Android and openness is something we talk about all the time, but the recent developments in the industry point towards inherent flaws with this very premise. Be it from bloggers, political institutions or corporations, Android is seemingly not open enough. The “War on Openness” is ironically becoming an open war, where many players are increasing their stakes and scope to try and land a bigger hold - or at the very least, restrict Google’s - on what is the world’s...
Which App is Tracking You?
Privacy has always been a concern, and has somewhat heightened by recent revelations. And although I doubt any government would resort to using apps to ‘maintain national security,’ there are still dodgy ‘developers’ out there you need to look out for. So to help out with that, XDA Senior Member jacksparao introduced Who is Tracking.
Who is Tracking generates a list of apps that have some form of network access on your device. This means Who is Tracking will display any apps that have access to your device via Bluetooth, WiFi, GPS, and your mobile network, allowing you to spot and act on anything that just doesn’t seem right. In addition, Who is Tracking has a ‘Test Anyone Tracking You’ feature, which brings up any connected services on your device. Other nifty little features include the option to wipe your GPS history and shortcuts to enable mock GPS locations, as well as a to your security settings.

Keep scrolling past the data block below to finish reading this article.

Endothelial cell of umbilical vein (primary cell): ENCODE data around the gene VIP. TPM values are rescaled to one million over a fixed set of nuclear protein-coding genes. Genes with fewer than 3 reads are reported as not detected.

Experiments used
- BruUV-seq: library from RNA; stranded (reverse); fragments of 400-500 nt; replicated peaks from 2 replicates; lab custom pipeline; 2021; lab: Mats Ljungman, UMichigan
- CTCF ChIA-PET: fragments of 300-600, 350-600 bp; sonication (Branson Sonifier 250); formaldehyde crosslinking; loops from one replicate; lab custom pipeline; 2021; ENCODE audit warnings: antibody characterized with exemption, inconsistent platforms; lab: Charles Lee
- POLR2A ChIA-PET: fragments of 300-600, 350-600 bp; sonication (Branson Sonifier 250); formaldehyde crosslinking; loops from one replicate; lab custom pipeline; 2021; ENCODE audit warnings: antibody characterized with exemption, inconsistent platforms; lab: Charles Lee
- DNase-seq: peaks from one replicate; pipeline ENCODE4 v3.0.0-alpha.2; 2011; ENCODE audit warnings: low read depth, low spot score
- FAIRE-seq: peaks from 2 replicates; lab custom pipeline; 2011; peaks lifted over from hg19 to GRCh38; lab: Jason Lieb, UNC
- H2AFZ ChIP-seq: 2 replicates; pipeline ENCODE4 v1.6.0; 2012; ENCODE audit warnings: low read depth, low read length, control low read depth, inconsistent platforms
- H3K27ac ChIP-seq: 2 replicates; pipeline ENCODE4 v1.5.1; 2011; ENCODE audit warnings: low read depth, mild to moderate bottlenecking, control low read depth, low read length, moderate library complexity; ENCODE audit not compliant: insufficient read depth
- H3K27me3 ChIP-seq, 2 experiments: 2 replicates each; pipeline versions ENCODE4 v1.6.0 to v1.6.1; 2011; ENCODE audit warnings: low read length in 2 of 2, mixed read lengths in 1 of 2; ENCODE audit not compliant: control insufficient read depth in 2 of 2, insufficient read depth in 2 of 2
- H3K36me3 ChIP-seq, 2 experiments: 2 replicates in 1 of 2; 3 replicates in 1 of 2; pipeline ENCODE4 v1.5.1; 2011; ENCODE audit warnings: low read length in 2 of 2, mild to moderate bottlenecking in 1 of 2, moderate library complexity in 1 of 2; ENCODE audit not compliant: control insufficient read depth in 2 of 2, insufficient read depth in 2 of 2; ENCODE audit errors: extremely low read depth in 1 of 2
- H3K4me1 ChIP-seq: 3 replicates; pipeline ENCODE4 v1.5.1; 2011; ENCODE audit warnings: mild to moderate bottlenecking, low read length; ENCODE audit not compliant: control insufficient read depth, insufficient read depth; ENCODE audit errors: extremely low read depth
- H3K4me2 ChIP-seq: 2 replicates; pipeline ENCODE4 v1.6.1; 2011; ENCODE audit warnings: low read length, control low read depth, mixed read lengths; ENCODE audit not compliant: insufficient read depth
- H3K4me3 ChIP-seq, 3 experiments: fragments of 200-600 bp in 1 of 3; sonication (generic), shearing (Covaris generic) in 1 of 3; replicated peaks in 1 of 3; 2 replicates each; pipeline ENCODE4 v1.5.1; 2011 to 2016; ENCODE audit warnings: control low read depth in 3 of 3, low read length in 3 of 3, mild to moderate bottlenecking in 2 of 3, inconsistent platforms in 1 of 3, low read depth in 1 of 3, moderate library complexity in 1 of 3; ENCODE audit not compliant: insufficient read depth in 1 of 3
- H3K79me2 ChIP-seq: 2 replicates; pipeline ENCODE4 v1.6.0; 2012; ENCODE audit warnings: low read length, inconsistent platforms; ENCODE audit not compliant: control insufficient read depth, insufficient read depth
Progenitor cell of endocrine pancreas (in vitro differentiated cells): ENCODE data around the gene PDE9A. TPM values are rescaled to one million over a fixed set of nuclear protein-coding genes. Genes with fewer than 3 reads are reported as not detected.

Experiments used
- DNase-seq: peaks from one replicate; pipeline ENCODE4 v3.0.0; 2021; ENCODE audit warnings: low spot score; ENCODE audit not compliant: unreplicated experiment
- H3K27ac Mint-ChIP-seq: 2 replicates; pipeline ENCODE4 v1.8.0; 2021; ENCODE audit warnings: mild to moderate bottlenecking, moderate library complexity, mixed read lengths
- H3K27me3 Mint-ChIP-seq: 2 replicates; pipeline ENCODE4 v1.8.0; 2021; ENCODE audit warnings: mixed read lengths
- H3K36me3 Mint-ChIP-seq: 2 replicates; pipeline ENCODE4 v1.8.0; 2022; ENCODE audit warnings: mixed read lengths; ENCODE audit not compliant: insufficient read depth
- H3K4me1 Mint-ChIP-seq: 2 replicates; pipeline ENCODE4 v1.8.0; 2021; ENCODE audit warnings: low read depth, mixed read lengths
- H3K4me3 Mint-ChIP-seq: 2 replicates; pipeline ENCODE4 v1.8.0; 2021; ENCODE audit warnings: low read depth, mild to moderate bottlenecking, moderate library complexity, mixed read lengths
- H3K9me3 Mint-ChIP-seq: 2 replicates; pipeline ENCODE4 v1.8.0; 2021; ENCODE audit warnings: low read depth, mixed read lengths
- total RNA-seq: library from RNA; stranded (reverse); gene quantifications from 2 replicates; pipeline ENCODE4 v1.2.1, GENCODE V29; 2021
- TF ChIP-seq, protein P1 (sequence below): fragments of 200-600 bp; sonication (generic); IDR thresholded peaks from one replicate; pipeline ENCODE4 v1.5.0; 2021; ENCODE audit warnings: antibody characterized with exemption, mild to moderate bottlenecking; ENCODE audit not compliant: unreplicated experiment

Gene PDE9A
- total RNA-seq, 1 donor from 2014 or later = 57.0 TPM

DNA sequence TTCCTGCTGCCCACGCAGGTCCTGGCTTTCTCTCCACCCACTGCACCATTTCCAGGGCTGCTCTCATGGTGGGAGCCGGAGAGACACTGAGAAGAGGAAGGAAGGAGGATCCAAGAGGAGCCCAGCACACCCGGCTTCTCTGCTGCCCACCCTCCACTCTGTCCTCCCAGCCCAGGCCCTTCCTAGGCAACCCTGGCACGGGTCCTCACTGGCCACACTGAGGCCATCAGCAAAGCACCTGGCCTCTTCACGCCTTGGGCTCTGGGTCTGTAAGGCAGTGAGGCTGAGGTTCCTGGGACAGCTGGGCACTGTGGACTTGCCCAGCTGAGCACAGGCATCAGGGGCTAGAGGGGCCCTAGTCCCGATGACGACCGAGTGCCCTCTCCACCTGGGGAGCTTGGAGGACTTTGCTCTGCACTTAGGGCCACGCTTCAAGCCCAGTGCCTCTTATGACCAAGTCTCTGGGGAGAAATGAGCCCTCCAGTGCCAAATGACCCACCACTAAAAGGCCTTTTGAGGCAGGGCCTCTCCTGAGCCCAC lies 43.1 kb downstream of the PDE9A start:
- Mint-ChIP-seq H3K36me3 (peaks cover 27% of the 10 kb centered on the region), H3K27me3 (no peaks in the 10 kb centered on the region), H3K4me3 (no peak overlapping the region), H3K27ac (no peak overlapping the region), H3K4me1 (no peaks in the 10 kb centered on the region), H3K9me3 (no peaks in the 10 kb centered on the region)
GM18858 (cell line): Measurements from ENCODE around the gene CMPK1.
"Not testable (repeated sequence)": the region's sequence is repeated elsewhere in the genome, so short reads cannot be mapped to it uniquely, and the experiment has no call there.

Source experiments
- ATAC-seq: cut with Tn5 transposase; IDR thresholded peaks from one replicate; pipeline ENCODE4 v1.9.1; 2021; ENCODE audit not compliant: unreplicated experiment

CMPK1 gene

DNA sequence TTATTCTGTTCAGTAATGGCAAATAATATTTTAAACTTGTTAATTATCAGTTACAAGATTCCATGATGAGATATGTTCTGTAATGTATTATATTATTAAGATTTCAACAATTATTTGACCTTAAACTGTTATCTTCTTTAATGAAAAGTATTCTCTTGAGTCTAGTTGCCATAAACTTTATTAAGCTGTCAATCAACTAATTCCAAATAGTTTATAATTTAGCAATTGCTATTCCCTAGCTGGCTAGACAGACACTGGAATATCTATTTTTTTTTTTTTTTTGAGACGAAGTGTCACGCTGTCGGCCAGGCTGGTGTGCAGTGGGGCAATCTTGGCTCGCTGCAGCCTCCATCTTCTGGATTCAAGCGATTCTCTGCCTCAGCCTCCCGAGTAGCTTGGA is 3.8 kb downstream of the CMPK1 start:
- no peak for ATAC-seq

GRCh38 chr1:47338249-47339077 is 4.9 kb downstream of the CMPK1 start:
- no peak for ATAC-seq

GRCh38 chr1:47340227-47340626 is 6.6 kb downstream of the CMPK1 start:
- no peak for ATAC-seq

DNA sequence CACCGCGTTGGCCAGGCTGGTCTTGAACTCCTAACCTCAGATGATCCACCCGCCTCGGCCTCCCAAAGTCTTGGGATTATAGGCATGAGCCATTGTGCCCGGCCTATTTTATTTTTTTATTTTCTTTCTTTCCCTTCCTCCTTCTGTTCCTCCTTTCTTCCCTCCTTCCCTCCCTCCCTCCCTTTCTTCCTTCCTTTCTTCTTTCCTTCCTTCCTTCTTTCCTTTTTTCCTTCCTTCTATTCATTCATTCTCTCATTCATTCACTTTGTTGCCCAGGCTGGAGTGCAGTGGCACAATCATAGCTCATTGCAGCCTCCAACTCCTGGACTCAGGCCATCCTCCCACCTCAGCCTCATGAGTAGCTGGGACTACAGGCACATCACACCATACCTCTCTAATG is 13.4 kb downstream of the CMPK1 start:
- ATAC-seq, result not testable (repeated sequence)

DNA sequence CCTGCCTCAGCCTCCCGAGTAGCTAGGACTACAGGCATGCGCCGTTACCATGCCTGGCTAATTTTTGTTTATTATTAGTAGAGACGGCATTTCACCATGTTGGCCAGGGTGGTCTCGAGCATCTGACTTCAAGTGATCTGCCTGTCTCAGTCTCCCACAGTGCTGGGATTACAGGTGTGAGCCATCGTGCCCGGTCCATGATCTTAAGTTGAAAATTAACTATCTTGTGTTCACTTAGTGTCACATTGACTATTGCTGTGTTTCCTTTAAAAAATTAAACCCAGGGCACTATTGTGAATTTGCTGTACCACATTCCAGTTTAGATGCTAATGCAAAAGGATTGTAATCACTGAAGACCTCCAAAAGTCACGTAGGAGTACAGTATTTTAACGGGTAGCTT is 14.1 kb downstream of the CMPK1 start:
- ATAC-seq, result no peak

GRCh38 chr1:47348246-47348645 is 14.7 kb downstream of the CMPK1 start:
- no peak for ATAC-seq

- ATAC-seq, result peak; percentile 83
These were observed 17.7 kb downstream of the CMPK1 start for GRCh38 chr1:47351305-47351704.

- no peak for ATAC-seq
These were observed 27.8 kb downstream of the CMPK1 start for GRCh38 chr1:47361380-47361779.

With Who is Tracking, you may be surprised with how many apps have access to your device in ways you’d never even consider. The app is still under active development by jacksparao, so we hope to see more improvements and additions in the future. It’s compatible with devices running Android version 2.2 or newer, and is free from the Play store. For more information, check out the original thread.
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Smartphone cameras have advanced so tremendously over the past few years that they have almost completely replaced point and shoot digital cameras for the most of us. Furthermore, since our smartphones are always with us, the majority of us end up taking tons of photos throughout the lifespan of our devices. But what happens to all the old photos you take? Do you store them on an external hard-drive or keep them backed up to an online cloud service like Flickr? Let us know what your favorite way of storing old photos is and why.
Before the release of Android 5.0 Lollipop, the Holo Design guidelines served as the official reference for Android design, right from IceCream Sandwich to KitKat. However, updates to the guidelines were few and far between, leading to a lack of synchronization between Android design and current UI/UX trends. Google seems to have learned from their mistake the last time around, and earlier this week, a significant update was released for the Material Design guidelines, marking the second revision in less...